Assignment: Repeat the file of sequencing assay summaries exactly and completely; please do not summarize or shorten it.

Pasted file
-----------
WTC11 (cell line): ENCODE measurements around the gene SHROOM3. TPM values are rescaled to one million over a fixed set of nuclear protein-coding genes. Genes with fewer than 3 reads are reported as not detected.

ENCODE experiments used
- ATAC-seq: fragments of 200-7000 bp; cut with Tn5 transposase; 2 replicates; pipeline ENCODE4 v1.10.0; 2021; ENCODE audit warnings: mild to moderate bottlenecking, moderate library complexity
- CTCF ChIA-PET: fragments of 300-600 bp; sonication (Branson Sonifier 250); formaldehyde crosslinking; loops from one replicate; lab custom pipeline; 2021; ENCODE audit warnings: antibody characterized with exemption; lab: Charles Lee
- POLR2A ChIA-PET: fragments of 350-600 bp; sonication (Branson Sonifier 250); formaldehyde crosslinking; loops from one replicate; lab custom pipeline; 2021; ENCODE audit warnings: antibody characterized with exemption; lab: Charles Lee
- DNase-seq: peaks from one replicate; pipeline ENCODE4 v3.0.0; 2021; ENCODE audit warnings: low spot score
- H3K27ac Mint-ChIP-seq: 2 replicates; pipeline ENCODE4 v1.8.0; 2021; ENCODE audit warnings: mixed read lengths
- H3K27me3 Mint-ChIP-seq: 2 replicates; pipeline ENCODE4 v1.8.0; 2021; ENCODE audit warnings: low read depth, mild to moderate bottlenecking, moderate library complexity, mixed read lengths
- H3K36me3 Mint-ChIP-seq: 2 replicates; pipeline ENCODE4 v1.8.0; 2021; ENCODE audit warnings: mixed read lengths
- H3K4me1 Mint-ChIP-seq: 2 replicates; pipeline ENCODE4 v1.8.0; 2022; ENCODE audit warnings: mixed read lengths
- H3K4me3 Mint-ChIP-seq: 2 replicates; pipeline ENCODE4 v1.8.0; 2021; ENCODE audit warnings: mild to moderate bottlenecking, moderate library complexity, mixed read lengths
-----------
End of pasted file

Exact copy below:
WTC11 (cell line): ENCODE measurements around the gene SHROOM3. TPM values are rescaled to one million over a fixed set of nuclear protein-coding genes. Genes with fewer than 3 reads are reported as not detected.

ENCODE experiments used
- ATAC-seq: fragments of 200-7000 bp; cut with Tn5 transposase; 2 replicates; pipeline ENCODE4 v1.10.0; 2021; ENCODE audit warnings: mild to moderate bottlenecking, moderate library complexity
- CTCF ChIA-PET: fragments of 300-600 bp; sonication (Branson Sonifier 250); formaldehyde crosslinking; loops from one replicate; lab custom pipeline; 2021; ENCODE audit warnings: antibody characterized with exemption; lab: Charles Lee
- POLR2A ChIA-PET: fragments of 350-600 bp; sonication (Branson Sonifier 250); formaldehyde crosslinking; loops from one replicate; lab custom pipeline; 2021; ENCODE audit warnings: antibody characterized with exemption; lab: Charles Lee
- DNase-seq: peaks from one replicate; pipeline ENCODE4 v3.0.0; 2021; ENCODE audit warnings: low spot score
- H3K27ac Mint-ChIP-seq: 2 replicates; pipeline ENCODE4 v1.8.0; 2021; ENCODE audit warnings: mixed read lengths
- H3K27me3 Mint-ChIP-seq: 2 replicates; pipeline ENCODE4 v1.8.0; 2021; ENCODE audit warnings: low read depth, mild to moderate bottlenecking, moderate library complexity, mixed read lengths
- H3K36me3 Mint-ChIP-seq: 2 replicates; pipeline ENCODE4 v1.8.0; 2021; ENCODE audit warnings: mixed read lengths
- H3K4me1 Mint-ChIP-seq: 2 replicates; pipeline ENCODE4 v1.8.0; 2022; ENCODE audit warnings: mixed read lengths
- H3K4me3 Mint-ChIP-seq: 2 replicates; pipeline ENCODE4 v1.8.0; 2021; ENCODE audit warnings: mild to moderate bottlenecking, moderate library complexity, mixed read lengths